As far as a safety chain on a trailer that again is different to a recovery. I do remember a time where they didnt really have much of a regulation regarding this other than it needed to be there and connected to the vehicle. I also agree that using rated shackles was to control a quality issue of what was being used in the past. Same with T grade chain now being used. Yes they asses it this way to breaking strain instead of SWL

    Im hoping you mean a much larger shackle that 8.5t though cos they only weigh about 2.5kg though.
    The biggest issue there is, is that there is no set guidelines or rulings other than manufacturer recommendations.

    Even Nobles guide on recovery is very basic. For those who dont know Nobles is a provider of rigging gear and NATA certified tester. So basically anything to do with loads they are the people to talk to.
    Link to their guide.
    https://www.nobles.com.au/Admin/Publ...are+in+Use.pdf

    @GQtdauto yes there is no set calculations for you being bogged deep in mud, sand or any other way you can get stuck. Hence why these recoveries are so dangerous. Who knows if your vehicle is going to pop out nice and easy with a gentle pull or get hung up on that hidden tree trunk in the mud no one has noticed. Is your mate pulling you out slightly sideways from you and not dead straight on. This is exactly why i say recoveries are rigging as you should be derating gear due to the variables faced as well as having some understanding of angle factors, safe use of gear and the understanding of what may go wrong and how.shackle_side_load_chartandillustration.jpeg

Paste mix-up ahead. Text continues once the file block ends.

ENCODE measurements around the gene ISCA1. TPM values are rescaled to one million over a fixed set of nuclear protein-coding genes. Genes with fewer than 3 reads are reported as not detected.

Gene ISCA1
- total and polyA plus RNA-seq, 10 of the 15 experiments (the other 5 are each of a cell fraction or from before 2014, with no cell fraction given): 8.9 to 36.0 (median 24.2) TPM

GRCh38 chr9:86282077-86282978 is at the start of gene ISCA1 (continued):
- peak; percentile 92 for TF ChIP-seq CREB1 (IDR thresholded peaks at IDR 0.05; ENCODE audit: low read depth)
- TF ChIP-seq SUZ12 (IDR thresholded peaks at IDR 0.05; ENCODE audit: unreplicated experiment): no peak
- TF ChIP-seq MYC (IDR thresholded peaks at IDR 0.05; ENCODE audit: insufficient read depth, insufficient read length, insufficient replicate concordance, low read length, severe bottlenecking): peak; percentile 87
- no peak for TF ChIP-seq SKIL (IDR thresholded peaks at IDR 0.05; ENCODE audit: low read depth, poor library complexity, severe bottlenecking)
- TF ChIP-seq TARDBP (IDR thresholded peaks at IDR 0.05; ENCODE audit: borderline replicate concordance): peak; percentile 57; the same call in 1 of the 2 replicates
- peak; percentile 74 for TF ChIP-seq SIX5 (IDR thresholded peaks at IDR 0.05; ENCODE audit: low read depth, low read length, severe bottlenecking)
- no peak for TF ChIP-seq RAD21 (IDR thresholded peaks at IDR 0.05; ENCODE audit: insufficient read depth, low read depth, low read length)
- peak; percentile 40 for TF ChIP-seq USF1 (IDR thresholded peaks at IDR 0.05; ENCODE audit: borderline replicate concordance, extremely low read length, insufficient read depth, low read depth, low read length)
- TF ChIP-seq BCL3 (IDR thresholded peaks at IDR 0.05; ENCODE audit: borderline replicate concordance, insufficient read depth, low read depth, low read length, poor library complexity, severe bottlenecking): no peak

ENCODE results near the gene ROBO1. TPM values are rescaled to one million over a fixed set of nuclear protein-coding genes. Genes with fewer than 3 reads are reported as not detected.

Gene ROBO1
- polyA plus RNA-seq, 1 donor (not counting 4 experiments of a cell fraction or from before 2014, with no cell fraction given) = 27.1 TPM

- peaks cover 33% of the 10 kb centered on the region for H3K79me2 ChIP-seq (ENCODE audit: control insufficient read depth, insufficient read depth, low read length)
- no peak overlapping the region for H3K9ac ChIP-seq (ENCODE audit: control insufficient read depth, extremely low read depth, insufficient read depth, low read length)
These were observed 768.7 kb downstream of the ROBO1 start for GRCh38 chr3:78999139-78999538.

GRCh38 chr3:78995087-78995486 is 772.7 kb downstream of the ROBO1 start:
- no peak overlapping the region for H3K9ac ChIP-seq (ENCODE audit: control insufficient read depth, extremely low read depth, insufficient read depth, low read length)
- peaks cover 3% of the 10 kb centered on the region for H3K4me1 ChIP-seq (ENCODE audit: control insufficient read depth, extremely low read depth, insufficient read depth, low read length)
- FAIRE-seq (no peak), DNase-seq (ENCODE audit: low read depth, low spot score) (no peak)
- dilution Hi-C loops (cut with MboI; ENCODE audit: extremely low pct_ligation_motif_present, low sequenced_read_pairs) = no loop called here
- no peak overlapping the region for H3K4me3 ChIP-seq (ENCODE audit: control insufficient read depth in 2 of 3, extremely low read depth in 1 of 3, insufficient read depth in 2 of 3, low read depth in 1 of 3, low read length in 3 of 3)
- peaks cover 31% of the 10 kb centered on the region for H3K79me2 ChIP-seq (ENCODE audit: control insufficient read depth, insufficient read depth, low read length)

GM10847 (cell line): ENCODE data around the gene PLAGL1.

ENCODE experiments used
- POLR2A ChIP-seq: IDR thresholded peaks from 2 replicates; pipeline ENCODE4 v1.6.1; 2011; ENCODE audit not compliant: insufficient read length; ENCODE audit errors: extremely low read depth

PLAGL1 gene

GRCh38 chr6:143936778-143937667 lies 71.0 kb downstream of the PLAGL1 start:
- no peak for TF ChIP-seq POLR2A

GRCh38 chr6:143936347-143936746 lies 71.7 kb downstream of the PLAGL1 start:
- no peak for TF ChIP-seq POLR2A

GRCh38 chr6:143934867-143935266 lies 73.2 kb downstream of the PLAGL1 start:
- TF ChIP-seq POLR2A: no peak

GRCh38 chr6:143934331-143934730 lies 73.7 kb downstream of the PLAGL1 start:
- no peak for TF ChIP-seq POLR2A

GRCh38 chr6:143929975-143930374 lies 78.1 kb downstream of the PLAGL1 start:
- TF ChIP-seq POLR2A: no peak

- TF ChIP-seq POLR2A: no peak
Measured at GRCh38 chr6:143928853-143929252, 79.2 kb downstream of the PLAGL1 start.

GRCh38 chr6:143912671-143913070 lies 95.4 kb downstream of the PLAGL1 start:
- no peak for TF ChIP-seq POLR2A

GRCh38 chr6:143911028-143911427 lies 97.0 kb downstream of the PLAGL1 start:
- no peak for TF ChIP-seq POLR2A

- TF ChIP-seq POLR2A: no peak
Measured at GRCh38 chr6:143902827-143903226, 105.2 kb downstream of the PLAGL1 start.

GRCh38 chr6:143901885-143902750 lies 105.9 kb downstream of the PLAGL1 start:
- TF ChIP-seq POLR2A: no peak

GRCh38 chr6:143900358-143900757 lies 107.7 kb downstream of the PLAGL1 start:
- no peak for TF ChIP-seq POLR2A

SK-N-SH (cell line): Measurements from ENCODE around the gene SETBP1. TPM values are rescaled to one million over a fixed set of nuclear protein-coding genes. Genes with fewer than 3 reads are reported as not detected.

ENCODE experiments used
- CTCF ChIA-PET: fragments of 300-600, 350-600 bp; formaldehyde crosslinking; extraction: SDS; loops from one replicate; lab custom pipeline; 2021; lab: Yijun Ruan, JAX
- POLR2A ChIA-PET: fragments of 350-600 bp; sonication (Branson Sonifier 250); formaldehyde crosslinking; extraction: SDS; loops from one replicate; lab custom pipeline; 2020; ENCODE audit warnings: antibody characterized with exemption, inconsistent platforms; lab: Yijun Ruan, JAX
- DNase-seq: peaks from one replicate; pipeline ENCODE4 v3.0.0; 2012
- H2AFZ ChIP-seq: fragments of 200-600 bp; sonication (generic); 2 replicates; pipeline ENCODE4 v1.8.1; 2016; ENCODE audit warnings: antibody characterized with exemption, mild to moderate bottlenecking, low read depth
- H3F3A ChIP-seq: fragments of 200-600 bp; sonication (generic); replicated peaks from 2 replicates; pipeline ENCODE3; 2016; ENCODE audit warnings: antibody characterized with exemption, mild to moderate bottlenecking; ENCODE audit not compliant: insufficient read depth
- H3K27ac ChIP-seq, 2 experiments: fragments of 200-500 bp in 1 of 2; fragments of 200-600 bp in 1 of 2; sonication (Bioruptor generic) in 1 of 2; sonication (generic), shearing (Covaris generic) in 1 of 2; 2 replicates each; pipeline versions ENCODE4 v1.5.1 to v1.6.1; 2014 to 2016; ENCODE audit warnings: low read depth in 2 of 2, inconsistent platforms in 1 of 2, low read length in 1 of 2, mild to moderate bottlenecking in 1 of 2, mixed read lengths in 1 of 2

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  14. #27
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    Awesome information, Cheers All Blokes!!
    I’m assuming “side loading” is why we should only ever use rated ‘bow’ shackles for recovery. Is it still ok to use rated ‘D’ shackles for trailer safety chains? Some trailer configurations we’ve got can’t seem to fit bows only longer shanked D’s I guess their called?